This was recognised long ago. A 2007 analysis by Daron Acemoglu, Stephen Gelb, and James Robinson, which can be found on the Treasury’s website had this to say:
‘In discussing the benefits of BEE we included the social benefit of the avoidance of populism and noted that individual firms could not benefit from the whole extent to which they helped to provide a social benefit. In addition to social benefits however, there may be social costs of BEE. A clear one is that [Narrowly-Based] BEE via the forging of links between firms and politically connected people may lead to rent-seeking and the introduction of regulations and policies that favour existing incumbents. This can reduce market competition and innovation and it can also distort government policy. This may appear as benefits on firms’ balance sheets because it increases profits, but it is obviously a cost for society and likely reduces economic growth.’
Empowerment conflated with other goals
This is more or less what has happened. Empowerment was also often conflated with other goals, and instances of it are noted explicitly in the Commission’s Report. The first volume provides an account of procurement issues at South African Airways. It notes that a 30% ‘set aside’ rule had been announced by then President Zuma and was used to provide opportunities to ‘BEE enterprises’ as part of an ‘aggressive transformation’ strategy. But the set aside was actually intended for ‘purchasing from small to medium enterprises, cooperatives as well as township and rural enterprises.’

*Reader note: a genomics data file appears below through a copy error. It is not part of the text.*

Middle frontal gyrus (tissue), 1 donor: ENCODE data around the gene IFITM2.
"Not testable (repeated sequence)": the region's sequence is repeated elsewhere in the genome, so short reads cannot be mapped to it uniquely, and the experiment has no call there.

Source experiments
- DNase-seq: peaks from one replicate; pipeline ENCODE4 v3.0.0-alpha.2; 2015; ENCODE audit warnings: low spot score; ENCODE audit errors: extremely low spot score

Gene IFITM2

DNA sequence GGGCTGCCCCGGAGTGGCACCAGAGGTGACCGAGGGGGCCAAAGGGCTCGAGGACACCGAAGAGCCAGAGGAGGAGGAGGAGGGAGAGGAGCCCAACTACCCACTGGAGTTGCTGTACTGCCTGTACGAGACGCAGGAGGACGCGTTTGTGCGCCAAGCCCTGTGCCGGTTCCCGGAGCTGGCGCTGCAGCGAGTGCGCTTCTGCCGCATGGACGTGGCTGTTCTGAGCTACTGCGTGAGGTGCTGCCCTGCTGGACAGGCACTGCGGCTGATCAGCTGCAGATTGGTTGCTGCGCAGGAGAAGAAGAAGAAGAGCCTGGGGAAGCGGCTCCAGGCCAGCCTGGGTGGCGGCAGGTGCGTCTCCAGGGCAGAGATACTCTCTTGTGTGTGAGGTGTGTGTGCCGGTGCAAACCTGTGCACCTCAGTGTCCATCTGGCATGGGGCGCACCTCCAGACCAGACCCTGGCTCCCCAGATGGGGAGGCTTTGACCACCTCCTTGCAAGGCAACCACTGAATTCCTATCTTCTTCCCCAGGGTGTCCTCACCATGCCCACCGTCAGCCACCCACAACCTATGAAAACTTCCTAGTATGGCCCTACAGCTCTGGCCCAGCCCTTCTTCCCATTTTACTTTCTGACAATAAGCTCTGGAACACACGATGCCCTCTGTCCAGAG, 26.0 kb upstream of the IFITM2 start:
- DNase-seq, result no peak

This, the Commission said, was ‘a very different proposition’. ‘It is far more conservative and reasonable.’ The airline’s Board demanded that the 30% set aside on BEE grounds be implemented, despite the absence of proper Treasury guidelines.
The Zondo Commission Report took up the issue further. It referred to the ‘inevitable tension’ between the economic (value-for-money) imperatives and the social ones (racial preferencing). Its evaluation was essentially one of common sense:
‘There are of course many cases, one hopes the vast majority, in which the award of the tender satisfies both objectives of the Constitution but undoubtedly there are other cases, some of which may well be high-value tenders in which one or other of these two objectives must be preferred, and it is in such cases that the [current] legislation fails to give guidance.
‘In the view of the Commission the failure to identify the primary intention of the Constitution is unhelpful and it has negative repercussions when this delicate and complex choice has to be made, by default, by the procuring official.
‘Ultimately in the view of the Commission the primary national interest is best served when the government derives the maximum value-for-money in the procurement process and procurement officials should be so advised.’
In simple terms, the Commission’s view was that where conflict arise between cost effectiveness and race preference, it is the former that should prevail.
And it’s hard to fault this. Given the trauma through which the country has been, the escalating scale of social needs and the increasing call on the state’s resources to respond, value for money cannot be anything other than non-negotiable. This is the logical conclusion of the long-running controversy about whether preferential policies that benefit a small elite can be justified in the face of severe mass need. Where prosperity is increasing and where opportunities are expanding, they might be justified, but not under current circumstances.
This is an issue that needs to be addressed urgently, and the Zondo Report has raised it for public consideration. This is an opportunity that should not be wasted.